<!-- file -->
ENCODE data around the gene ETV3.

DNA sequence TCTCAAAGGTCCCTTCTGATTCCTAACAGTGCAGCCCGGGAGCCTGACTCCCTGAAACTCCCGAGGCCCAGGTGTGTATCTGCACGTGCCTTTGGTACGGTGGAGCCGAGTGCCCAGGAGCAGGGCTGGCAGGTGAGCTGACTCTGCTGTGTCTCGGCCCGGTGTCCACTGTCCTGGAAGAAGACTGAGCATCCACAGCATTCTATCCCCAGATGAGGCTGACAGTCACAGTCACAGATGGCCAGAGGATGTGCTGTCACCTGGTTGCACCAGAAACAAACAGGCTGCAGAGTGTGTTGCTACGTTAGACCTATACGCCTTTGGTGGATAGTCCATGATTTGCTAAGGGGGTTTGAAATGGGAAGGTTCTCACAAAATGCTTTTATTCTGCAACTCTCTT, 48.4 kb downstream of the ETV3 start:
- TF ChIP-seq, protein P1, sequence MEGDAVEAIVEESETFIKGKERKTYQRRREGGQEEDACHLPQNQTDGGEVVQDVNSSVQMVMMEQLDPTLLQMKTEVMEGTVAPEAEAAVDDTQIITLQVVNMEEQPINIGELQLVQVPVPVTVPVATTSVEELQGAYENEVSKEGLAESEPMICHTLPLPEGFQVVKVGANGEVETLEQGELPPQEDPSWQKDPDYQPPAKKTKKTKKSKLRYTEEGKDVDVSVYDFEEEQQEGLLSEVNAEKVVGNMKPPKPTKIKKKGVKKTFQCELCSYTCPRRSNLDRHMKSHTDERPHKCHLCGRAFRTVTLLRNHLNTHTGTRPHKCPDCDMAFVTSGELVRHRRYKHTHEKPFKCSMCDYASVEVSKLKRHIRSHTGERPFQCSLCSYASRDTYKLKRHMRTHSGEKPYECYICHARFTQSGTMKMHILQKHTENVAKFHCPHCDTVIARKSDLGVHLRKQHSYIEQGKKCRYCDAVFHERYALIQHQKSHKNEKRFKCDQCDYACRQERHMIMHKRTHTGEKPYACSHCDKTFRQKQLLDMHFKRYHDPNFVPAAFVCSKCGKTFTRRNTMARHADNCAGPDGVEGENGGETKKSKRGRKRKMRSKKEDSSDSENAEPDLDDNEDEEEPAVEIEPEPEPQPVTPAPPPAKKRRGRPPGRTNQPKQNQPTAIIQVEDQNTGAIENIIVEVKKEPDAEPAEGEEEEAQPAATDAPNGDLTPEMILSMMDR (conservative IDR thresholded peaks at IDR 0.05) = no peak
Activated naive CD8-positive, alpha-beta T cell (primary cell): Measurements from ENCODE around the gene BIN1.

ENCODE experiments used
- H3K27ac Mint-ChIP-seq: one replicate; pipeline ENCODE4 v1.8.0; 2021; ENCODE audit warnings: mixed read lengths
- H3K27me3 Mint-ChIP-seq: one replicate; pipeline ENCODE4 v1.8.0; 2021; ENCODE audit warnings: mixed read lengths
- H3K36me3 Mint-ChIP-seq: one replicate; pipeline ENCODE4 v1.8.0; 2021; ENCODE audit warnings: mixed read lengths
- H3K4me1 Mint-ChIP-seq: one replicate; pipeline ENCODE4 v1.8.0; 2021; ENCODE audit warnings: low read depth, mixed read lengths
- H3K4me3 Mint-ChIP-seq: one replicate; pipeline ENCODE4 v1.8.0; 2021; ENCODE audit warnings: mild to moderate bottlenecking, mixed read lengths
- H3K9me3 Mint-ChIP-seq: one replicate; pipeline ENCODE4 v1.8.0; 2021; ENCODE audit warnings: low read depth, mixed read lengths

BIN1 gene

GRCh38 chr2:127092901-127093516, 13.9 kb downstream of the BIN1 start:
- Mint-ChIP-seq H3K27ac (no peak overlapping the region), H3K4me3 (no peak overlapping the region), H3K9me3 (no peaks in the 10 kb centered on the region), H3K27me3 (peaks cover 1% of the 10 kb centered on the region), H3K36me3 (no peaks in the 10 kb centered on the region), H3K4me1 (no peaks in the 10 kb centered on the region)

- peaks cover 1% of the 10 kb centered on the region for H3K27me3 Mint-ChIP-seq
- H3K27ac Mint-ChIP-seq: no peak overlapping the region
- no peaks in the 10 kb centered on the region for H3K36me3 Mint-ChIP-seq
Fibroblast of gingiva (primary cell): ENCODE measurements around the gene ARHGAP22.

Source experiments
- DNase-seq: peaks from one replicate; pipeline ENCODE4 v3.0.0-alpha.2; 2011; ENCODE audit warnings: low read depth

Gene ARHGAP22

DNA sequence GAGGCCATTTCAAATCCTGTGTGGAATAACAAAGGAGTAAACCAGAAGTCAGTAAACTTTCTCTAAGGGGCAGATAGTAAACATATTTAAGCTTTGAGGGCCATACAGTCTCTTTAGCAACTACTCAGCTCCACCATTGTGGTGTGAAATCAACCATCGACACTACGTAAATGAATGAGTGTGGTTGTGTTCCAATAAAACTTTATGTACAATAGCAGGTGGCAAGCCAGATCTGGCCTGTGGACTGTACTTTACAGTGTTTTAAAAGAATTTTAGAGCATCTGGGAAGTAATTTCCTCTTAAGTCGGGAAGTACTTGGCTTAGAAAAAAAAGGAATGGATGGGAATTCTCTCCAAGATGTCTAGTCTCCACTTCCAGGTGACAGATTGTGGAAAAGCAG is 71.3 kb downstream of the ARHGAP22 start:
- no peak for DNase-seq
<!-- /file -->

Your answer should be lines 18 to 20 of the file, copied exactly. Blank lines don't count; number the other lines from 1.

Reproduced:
Fibroblast of gingiva (primary cell): ENCODE measurements around the gene ARHGAP22.

Source experiments
- DNase-seq: peaks from one replicate; pipeline ENCODE4 v3.0.0-alpha.2; 2011; ENCODE audit warnings: low read depth